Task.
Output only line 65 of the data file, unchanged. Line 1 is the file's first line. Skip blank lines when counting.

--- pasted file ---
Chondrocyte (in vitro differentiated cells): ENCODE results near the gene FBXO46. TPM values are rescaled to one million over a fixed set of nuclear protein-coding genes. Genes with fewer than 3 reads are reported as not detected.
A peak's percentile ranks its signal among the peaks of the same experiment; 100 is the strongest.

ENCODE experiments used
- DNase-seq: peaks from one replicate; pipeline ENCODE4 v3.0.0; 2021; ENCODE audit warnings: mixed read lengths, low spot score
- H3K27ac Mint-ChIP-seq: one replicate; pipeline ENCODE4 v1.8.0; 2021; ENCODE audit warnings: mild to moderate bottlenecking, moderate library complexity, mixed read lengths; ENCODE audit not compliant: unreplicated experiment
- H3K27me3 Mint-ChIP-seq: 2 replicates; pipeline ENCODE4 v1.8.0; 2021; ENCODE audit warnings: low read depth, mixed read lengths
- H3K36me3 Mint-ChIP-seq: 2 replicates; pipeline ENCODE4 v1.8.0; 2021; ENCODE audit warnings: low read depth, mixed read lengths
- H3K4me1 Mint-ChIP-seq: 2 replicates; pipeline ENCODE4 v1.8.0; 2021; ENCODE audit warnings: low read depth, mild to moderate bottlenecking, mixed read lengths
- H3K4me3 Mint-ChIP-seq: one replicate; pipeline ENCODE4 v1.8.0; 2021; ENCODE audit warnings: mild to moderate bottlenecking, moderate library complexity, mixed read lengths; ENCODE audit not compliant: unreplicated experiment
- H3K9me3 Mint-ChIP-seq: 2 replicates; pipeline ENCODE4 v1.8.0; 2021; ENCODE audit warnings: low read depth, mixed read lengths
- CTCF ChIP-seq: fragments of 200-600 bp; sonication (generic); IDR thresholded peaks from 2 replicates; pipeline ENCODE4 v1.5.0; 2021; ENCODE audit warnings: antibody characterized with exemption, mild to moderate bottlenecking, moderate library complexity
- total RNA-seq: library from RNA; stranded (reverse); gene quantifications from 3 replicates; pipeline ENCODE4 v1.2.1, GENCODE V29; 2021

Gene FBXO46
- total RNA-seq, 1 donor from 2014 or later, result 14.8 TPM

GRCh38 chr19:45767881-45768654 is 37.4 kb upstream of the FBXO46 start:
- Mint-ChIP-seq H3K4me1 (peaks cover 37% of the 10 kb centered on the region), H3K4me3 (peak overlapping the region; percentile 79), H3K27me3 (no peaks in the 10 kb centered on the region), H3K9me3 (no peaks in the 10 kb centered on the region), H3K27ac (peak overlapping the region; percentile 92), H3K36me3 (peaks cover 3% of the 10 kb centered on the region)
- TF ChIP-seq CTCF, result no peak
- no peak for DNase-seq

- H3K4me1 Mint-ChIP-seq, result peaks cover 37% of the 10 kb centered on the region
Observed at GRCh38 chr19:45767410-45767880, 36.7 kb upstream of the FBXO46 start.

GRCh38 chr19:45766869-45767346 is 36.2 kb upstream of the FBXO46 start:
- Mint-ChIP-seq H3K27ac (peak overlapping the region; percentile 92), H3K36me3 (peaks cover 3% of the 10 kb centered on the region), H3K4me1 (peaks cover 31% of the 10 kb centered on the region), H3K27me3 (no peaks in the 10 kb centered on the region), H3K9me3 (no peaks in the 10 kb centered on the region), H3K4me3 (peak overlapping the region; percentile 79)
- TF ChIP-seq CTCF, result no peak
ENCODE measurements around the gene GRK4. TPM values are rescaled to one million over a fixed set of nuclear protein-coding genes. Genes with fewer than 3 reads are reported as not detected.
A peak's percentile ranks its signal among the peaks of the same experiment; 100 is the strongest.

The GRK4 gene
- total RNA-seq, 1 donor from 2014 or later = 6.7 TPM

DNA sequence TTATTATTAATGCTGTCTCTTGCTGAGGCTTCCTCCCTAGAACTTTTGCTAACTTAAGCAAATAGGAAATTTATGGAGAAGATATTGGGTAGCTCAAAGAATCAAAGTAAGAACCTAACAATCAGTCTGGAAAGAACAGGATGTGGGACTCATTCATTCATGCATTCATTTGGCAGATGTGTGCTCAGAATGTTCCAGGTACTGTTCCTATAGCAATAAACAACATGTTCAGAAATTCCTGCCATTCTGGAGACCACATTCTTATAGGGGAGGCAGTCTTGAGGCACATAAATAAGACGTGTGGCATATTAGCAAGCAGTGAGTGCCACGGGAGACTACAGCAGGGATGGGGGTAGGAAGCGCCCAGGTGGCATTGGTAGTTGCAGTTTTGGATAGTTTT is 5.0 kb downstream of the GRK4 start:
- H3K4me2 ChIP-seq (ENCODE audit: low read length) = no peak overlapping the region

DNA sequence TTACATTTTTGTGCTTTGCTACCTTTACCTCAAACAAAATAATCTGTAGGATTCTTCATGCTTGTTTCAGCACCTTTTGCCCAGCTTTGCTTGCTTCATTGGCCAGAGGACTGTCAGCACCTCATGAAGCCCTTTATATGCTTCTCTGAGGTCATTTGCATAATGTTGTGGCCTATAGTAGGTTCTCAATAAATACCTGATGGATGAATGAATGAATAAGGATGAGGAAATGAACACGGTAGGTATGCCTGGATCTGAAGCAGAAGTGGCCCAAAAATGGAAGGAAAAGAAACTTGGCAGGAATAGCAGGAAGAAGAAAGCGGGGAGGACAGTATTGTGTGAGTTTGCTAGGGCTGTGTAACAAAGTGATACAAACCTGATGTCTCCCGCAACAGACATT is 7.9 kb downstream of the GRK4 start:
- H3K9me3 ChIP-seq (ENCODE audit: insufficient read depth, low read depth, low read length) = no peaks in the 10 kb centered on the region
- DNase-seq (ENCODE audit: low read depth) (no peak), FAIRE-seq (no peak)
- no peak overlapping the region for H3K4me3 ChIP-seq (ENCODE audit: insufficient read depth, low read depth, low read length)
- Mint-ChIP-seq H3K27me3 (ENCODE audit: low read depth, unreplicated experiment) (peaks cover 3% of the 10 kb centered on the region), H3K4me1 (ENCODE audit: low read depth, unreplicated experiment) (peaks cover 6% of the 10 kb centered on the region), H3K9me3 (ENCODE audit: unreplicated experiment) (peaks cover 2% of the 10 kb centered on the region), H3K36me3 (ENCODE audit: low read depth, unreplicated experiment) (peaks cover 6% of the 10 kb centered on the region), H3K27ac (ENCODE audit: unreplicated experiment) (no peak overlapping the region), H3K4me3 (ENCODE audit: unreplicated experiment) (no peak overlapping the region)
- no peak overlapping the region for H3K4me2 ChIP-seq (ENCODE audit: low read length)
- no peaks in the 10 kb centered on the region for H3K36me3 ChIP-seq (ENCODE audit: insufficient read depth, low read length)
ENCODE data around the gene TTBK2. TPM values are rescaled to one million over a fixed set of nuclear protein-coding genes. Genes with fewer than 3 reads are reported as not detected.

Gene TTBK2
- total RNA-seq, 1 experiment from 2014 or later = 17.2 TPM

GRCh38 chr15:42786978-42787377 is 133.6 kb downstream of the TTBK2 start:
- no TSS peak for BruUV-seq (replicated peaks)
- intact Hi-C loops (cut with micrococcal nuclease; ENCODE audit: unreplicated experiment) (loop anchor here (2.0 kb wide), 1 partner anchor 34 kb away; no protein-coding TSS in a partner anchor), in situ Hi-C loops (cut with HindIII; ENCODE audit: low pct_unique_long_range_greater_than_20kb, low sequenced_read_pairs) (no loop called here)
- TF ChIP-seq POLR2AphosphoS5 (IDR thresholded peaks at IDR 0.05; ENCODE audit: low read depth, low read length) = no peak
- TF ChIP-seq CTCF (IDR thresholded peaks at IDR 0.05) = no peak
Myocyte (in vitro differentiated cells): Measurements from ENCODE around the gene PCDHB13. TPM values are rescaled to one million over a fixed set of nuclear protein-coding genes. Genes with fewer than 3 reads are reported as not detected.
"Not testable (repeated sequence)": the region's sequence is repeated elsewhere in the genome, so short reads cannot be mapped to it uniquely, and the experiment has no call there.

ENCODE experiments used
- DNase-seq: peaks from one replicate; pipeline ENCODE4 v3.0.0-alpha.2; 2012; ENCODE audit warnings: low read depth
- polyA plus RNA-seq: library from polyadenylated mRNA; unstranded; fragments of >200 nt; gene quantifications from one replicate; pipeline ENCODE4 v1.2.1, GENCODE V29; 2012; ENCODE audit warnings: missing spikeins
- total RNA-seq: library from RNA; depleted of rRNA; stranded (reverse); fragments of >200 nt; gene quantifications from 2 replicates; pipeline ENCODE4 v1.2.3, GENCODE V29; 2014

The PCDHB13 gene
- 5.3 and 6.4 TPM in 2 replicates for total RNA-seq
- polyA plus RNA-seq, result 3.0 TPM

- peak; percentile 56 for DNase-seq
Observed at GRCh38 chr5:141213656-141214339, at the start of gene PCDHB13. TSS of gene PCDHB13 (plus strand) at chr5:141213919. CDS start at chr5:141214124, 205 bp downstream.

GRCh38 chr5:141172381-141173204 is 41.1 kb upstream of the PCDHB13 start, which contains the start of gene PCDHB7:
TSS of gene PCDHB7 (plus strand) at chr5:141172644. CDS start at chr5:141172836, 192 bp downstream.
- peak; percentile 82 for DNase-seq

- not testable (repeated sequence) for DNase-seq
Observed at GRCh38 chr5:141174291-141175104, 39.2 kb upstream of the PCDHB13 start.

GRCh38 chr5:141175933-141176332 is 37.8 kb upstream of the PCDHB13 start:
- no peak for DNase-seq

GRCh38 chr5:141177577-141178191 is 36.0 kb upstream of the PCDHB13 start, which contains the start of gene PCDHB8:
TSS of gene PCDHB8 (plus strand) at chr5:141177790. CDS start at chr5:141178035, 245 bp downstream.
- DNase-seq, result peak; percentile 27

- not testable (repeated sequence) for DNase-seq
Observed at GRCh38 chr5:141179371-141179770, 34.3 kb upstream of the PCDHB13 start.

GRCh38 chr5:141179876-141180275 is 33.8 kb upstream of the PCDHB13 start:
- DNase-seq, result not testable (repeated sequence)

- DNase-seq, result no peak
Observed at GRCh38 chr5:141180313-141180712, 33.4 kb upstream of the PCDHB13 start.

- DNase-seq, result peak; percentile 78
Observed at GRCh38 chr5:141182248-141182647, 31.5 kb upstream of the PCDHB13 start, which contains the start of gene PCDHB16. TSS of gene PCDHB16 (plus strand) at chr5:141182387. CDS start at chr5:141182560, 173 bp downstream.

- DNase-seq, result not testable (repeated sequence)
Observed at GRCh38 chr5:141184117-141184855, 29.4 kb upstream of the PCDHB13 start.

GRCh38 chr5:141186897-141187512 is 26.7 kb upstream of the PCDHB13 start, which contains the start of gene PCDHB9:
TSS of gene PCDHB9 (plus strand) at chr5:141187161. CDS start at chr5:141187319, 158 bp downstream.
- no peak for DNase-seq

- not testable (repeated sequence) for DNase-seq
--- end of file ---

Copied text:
- DNase-seq, result peak; percentile 27